from the a-mini-holland-without-dikes dept.
eldavojohn wonders: "In the October IEEE Spectrum magazine, I read an article on backyard windmills and their growing feasibility. With the lowest model's price tag, it's about $9,000 and lasts for around 100,000 kilowatt-hours (20 year life), which results in 9 cents per kilowatt-hour. Now, the article mentions that if the market takes off, that price will drop. However, I was wondering what price range the windmills would have to fall to (or the energy rates have to rise to) before I could consider this? Well, the price of the windmills in the article are out of my price range right now. I don't imagine many Americans have $8k-$11k laying around and the current month's rates for energy in my neighborhood are 2.2 cents/kWh for the first 800 kWh and 1.2 cents/kWh after. I was wondering what are your thoughts on being an early adopter of wind energy? Do you think that if enough people bought these windmills, the price per kWh could compete with the local power grid's? Will it ever?"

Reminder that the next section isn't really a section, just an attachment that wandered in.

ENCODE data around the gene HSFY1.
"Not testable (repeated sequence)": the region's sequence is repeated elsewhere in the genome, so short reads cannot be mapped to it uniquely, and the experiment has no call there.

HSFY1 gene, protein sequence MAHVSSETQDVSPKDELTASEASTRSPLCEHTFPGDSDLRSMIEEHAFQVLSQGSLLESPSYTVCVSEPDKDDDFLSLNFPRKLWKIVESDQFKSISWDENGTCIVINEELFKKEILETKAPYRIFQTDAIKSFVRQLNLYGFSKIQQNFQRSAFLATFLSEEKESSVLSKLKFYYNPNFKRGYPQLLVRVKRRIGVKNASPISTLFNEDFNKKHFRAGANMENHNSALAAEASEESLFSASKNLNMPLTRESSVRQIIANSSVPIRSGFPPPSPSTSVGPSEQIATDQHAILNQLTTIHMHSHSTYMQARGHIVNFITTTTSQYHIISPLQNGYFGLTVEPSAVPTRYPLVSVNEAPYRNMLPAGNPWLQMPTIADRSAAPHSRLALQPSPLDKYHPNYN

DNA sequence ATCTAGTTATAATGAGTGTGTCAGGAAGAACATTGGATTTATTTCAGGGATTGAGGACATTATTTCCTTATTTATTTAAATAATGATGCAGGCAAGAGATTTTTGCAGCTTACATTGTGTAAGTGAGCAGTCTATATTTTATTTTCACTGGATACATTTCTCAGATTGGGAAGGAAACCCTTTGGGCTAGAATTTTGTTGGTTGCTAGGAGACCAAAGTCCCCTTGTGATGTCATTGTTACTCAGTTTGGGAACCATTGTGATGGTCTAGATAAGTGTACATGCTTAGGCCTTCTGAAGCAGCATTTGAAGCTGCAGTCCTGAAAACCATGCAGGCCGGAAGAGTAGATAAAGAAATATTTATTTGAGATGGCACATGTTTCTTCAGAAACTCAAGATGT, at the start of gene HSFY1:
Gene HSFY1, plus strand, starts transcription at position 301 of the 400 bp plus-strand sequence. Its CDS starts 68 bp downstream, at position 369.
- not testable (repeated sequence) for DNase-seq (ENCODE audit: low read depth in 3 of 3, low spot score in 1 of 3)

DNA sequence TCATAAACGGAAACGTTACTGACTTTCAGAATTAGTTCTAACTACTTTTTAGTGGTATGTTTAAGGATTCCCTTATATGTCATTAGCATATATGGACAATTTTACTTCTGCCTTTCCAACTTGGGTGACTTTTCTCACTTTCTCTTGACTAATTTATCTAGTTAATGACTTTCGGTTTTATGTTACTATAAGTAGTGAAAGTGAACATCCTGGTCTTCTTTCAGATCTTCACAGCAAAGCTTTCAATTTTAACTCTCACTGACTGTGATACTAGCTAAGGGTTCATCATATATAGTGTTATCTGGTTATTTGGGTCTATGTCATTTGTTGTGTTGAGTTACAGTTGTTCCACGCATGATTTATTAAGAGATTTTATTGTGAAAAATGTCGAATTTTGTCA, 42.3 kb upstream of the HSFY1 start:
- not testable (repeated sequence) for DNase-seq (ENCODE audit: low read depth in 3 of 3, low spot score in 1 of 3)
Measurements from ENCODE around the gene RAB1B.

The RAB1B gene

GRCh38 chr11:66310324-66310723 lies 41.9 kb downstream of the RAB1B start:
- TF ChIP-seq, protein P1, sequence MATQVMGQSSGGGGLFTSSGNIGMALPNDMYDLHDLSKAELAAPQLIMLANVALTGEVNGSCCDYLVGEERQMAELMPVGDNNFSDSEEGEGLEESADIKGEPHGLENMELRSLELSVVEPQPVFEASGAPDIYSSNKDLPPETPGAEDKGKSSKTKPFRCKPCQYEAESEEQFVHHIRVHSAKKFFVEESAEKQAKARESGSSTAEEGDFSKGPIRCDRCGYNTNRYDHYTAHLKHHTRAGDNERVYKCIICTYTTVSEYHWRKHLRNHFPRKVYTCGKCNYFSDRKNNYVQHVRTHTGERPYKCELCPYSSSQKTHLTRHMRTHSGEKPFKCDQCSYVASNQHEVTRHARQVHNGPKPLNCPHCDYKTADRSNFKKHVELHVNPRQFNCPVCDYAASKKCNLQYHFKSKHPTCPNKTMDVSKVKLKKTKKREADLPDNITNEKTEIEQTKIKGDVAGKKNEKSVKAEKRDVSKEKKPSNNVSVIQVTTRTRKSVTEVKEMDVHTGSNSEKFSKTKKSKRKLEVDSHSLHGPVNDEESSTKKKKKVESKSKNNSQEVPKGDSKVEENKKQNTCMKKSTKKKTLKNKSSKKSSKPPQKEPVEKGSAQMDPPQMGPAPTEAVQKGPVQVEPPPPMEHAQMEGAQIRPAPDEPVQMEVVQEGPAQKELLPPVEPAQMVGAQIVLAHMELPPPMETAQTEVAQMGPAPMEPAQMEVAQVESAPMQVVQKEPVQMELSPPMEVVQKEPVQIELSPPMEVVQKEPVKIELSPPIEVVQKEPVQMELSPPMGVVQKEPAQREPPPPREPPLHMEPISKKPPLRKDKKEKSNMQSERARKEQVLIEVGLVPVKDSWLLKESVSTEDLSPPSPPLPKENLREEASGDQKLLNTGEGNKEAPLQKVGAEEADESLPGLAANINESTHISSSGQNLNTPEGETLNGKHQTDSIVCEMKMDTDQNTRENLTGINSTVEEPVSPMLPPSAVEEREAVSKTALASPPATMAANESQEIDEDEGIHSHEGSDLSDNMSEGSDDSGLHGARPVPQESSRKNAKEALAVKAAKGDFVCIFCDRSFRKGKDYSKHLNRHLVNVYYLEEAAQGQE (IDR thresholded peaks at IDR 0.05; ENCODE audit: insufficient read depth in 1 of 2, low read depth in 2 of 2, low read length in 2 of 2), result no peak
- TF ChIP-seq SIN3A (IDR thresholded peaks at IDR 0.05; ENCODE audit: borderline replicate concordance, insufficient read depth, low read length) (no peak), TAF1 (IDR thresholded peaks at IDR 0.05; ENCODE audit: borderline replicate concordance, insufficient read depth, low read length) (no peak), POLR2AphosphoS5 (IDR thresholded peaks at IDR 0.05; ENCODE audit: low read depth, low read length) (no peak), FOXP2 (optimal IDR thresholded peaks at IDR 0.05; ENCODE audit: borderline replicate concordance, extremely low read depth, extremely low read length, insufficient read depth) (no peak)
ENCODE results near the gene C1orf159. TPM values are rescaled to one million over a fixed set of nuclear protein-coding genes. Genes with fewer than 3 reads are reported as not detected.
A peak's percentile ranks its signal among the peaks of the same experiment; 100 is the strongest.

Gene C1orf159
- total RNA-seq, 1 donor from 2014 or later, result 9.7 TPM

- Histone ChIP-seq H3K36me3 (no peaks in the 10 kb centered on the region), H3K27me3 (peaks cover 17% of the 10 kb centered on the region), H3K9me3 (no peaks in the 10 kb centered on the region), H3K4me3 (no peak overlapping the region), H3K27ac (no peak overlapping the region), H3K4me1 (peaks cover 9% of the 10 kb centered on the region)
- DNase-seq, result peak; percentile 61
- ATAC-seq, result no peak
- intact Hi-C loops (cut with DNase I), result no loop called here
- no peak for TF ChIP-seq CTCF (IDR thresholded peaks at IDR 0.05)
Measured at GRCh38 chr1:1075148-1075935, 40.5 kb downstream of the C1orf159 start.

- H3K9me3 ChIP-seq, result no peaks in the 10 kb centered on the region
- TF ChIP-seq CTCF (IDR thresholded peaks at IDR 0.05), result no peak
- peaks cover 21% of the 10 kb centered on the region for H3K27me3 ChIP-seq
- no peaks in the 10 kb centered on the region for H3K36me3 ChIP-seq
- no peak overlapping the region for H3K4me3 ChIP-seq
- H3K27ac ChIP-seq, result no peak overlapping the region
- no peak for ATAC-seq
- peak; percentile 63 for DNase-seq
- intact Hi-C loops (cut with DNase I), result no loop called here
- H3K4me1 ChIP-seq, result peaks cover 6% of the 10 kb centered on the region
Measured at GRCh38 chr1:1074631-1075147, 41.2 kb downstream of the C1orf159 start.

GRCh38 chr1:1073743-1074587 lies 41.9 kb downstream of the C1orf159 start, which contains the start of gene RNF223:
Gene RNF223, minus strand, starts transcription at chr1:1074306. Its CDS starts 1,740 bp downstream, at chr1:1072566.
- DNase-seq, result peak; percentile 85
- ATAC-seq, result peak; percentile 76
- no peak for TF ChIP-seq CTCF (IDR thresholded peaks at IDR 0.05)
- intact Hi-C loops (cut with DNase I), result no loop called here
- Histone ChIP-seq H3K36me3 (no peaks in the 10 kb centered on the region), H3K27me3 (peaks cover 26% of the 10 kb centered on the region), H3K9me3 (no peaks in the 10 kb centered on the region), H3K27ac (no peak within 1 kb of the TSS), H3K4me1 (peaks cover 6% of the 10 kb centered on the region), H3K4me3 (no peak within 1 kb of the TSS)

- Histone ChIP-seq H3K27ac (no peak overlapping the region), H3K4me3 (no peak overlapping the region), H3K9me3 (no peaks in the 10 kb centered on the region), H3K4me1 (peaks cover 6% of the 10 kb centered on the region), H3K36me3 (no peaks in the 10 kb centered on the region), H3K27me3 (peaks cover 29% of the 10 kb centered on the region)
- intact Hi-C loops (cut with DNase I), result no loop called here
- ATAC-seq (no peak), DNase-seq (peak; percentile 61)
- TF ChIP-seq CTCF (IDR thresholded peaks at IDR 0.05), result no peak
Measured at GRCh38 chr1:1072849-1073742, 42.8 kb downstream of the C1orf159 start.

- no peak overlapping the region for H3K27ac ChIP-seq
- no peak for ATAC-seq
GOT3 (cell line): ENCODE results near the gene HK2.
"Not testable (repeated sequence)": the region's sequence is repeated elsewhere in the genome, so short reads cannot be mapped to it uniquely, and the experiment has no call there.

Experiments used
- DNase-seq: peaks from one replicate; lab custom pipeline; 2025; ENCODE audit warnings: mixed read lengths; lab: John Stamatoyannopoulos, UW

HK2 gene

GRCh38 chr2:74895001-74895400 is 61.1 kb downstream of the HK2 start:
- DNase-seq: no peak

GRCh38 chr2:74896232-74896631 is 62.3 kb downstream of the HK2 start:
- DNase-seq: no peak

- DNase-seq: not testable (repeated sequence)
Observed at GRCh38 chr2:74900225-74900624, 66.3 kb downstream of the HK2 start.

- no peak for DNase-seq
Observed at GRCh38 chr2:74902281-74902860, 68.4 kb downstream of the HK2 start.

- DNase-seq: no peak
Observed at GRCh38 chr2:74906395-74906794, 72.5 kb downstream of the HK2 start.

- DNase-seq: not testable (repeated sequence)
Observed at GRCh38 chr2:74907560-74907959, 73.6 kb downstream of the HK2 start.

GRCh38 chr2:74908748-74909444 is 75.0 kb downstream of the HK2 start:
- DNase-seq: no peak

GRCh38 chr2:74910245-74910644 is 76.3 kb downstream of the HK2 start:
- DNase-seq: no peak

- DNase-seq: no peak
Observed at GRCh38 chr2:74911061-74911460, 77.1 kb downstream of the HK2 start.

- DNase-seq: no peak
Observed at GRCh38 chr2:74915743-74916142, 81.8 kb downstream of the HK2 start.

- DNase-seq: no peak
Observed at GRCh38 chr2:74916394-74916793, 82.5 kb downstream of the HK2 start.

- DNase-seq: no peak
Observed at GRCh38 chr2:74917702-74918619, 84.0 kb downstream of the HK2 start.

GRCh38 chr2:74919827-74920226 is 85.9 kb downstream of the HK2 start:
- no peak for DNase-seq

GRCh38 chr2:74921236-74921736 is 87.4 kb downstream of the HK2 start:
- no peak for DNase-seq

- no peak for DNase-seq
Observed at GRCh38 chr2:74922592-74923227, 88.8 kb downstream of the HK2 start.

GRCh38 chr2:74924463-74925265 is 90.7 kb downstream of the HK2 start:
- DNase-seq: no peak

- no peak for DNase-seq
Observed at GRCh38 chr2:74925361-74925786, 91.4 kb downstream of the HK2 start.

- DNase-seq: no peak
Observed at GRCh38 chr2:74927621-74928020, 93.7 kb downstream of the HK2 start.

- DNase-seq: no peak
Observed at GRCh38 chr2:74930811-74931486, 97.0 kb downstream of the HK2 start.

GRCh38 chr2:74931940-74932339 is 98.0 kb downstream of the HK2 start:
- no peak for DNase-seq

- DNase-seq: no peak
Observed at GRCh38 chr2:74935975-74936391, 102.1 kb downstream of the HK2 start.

It was pity stayed his hand.
"Pity I don't have any more bullets," thought Frito.
-- _Bored_of_the_Rings_, a Harvard Lampoon parody of Tolkein